His city took a big stride in health care in 2018 when Orange Beach decided to start its own ambulance service. Combined with the new emergency room, Kennon said he was excited at the improvements in island health care.
“Nothing against our previous provider but when they are north of the bridge in the summer it may take 45 minutes to an hour for them to get here to transport,” Kennon said. “We have two ambulances and a backup to get you from your house and in eight to 10 minutes be in the emergency room.”
Gulf Shores School Landscaping
The Parks and Facilities Division of the recreation department currently maintains the grounds landscape at City Hall, the Municipal Annex, Fire Station 1, GSPD, Activity Center, Civic Center, Recreation Center and all parks and sports fields throughout the city. In order to meet the added responsibility of the three campus school grounds, the city is looking to add two workers and buy new equipment for work on the grounds there.
In addition to adding two workers, the city will buy a new truck and other equipment spending about $122,000 for the remainder of 2019.
In other business during the work session:
• Awarding a bid to Sysco to supply concession stand supplies at city sports facilities for $156,000. Last year the city had $312,000 in concession sales. The contract would be for one year with an option for two one-year extensions.
• Allowing the police department to pursue a grant from the School Violence Prevention Program which provides funds to local jurisdictions to enhance the physical security and responder efforts to ensure school safety. The program will provide funds for technology, structural improvements, and certain training relevant to security in schools. The intended request is for $400,000 which will require a match of $100,000.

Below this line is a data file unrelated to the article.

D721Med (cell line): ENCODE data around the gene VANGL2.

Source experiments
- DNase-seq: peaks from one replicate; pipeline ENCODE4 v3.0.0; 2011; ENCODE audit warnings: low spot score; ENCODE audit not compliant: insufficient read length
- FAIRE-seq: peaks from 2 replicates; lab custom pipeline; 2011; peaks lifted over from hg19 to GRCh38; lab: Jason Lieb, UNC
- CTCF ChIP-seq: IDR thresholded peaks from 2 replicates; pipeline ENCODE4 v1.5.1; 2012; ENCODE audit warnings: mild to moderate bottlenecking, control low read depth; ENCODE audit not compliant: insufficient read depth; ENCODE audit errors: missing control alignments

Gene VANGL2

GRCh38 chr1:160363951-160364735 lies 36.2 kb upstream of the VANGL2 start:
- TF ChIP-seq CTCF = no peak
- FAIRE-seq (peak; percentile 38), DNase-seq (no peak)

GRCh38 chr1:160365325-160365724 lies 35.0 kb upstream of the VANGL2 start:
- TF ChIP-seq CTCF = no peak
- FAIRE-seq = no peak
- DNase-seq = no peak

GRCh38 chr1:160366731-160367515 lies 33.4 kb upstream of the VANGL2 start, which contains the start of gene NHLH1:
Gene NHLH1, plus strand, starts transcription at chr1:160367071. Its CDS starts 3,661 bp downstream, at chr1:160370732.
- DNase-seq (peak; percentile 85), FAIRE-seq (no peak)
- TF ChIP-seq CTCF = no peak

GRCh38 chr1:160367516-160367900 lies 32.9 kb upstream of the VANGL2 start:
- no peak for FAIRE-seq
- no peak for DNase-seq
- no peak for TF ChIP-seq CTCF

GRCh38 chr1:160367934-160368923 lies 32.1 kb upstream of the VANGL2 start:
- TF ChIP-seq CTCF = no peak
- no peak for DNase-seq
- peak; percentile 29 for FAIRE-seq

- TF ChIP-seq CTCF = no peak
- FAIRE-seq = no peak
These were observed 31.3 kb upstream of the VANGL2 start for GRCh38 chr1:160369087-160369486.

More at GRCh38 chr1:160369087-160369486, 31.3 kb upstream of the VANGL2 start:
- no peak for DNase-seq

• Considering joining Foley, Orange Beach and Baldwin County in approving $5,000 to hire Shelter Planners of America to provide a comprehensive needs assessment study for a tri-city-county animal shelter for the southern part of the county.
• Adopting minor changes in the flood damage prevention ordinance per recommendations from the state coordinator of the National Flood Insurance Program.
• Declaring May as National Bike Month with ride to school days set for May 8 and May 17 and ride to work week May 13-19.
• Considering a petition for annexation Taylor’s Riverview Subdivision owned by David and Lisa Keenum. The property and is located at 19074 Pine Acres Road which is off County Road 8 on the west side of Alabama 59.
• Considering an assembly permit for the city’s Fourth of July fireworks show. The council also discussed paying Pyro-Shows about $30,000 to put on the show at the Gulf State Park pier.
• Considering awarding a bid Award bid to Perfect for $23,000 to upgrade recreation management computer software for the Recreation and Cultural Affairs department.
• Considering offering a bid to Jani-King of Mobile to clean city buildings that are used as rental facilities. This service is offered at a fee to renters of the Activity Center, Civic Center, Cultural Center Auditorium and Cultural Center Gym, and includes all of the cleaning responsibilities that are required of the center.